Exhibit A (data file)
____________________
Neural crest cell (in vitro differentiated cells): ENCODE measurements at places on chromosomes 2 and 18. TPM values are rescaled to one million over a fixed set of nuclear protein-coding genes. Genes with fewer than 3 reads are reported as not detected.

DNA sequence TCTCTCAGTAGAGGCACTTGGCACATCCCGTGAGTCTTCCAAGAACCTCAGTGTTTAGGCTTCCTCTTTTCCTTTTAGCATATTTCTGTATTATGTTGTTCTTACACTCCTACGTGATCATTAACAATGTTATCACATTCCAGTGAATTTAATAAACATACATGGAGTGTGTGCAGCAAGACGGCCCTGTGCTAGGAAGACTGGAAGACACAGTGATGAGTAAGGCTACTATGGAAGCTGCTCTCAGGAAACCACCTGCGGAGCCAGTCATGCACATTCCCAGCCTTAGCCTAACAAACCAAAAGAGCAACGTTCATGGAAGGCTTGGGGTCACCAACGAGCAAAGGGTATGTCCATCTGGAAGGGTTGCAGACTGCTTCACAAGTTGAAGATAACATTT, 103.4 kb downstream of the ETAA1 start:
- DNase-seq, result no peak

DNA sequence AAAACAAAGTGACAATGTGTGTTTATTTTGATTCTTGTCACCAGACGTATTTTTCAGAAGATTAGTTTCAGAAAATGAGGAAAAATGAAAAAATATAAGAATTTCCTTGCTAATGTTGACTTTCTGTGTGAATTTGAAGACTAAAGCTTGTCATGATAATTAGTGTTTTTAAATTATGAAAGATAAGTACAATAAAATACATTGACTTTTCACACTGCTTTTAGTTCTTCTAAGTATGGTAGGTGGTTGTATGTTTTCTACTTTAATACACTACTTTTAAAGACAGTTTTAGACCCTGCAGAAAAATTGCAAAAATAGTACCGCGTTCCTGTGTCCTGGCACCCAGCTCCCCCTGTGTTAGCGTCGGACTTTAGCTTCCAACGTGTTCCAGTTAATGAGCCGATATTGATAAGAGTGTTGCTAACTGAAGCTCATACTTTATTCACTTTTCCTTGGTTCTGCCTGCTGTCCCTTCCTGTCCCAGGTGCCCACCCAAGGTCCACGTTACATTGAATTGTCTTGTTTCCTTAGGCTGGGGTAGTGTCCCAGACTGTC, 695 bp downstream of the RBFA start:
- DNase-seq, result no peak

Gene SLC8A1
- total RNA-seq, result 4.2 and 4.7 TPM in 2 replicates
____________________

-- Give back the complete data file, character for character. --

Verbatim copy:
Neural crest cell (in vitro differentiated cells): ENCODE measurements at places on chromosomes 2 and 18. TPM values are rescaled to one million over a fixed set of nuclear protein-coding genes. Genes with fewer than 3 reads are reported as not detected.

DNA sequence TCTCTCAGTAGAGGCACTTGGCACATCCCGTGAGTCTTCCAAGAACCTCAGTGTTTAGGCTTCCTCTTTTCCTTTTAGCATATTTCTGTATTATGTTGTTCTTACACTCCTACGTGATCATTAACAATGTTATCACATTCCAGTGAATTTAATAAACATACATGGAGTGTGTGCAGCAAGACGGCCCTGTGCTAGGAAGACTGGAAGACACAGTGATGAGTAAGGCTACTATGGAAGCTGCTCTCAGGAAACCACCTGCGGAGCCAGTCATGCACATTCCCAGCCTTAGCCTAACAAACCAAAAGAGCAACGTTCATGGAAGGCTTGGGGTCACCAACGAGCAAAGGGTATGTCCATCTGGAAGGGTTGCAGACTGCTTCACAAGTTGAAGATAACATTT, 103.4 kb downstream of the ETAA1 start:
- DNase-seq, result no peak

DNA sequence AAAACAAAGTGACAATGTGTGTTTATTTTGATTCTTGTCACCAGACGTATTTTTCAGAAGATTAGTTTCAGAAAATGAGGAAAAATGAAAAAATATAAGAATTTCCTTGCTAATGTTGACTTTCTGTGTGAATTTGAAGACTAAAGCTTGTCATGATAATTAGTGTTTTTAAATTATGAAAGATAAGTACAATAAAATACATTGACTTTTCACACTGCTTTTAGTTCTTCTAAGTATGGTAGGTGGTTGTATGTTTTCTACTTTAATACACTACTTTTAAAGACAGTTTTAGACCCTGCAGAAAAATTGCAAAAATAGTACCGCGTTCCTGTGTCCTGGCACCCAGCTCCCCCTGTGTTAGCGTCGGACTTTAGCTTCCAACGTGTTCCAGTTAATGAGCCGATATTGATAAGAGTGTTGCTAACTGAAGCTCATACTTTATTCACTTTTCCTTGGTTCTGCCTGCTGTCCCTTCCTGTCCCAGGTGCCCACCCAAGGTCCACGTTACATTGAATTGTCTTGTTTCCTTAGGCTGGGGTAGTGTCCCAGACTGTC, 695 bp downstream of the RBFA start:
- DNase-seq, result no peak

Gene SLC8A1
- total RNA-seq, result 4.2 and 4.7 TPM in 2 replicates